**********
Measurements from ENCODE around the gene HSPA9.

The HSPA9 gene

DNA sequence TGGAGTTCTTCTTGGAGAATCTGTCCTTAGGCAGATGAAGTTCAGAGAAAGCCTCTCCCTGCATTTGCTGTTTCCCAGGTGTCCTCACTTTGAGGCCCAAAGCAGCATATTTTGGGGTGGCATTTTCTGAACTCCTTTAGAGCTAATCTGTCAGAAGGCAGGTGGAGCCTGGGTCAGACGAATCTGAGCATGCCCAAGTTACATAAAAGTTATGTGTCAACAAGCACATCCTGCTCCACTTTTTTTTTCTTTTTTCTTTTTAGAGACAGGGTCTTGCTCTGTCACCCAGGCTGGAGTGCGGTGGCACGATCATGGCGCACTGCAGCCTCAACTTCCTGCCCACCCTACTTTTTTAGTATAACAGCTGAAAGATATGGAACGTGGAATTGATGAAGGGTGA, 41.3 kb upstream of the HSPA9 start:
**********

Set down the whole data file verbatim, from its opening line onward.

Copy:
Measurements from ENCODE around the gene HSPA9.

The HSPA9 gene

DNA sequence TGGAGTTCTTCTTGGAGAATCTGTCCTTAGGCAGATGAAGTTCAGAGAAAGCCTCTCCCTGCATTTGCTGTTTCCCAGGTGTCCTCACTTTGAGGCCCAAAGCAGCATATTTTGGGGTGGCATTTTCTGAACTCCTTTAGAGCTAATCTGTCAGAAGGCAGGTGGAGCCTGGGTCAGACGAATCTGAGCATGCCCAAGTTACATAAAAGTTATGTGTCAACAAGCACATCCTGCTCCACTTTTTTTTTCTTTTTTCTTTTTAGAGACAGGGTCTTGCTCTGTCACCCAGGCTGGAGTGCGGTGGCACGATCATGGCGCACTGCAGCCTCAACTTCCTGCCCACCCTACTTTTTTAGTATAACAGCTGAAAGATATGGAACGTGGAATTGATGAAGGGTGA, 41.3 kb upstream of the HSPA9 start: